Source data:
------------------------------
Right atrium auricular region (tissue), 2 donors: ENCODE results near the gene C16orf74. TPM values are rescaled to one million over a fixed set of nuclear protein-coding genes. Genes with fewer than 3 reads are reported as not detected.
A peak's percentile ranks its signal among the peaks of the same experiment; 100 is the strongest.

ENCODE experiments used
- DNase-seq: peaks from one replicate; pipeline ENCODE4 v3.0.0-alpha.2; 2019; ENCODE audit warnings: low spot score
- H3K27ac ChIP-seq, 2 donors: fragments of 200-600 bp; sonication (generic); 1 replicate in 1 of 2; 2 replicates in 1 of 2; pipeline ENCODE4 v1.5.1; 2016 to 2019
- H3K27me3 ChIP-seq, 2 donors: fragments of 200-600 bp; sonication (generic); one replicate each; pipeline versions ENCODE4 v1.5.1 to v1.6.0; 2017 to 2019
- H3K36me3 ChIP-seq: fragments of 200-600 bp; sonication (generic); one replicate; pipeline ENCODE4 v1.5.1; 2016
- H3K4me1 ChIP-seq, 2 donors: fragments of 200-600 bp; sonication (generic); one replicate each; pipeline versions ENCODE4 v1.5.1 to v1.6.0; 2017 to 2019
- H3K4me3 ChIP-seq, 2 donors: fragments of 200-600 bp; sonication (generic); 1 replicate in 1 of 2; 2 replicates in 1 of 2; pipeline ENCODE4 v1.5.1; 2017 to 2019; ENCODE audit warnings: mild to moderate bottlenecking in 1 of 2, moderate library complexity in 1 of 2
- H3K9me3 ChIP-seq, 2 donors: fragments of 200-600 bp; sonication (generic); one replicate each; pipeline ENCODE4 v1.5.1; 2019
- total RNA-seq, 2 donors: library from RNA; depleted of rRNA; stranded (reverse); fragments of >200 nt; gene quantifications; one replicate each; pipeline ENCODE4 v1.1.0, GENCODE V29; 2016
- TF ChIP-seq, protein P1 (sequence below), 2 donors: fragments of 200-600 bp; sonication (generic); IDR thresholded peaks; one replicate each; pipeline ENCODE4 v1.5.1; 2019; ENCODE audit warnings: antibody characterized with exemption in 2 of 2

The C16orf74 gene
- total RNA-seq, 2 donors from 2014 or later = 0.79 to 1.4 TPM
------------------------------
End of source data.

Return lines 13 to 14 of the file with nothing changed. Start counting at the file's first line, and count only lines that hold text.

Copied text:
The C16orf74 gene
- total RNA-seq, 2 donors from 2014 or later = 0.79 to 1.4 TPM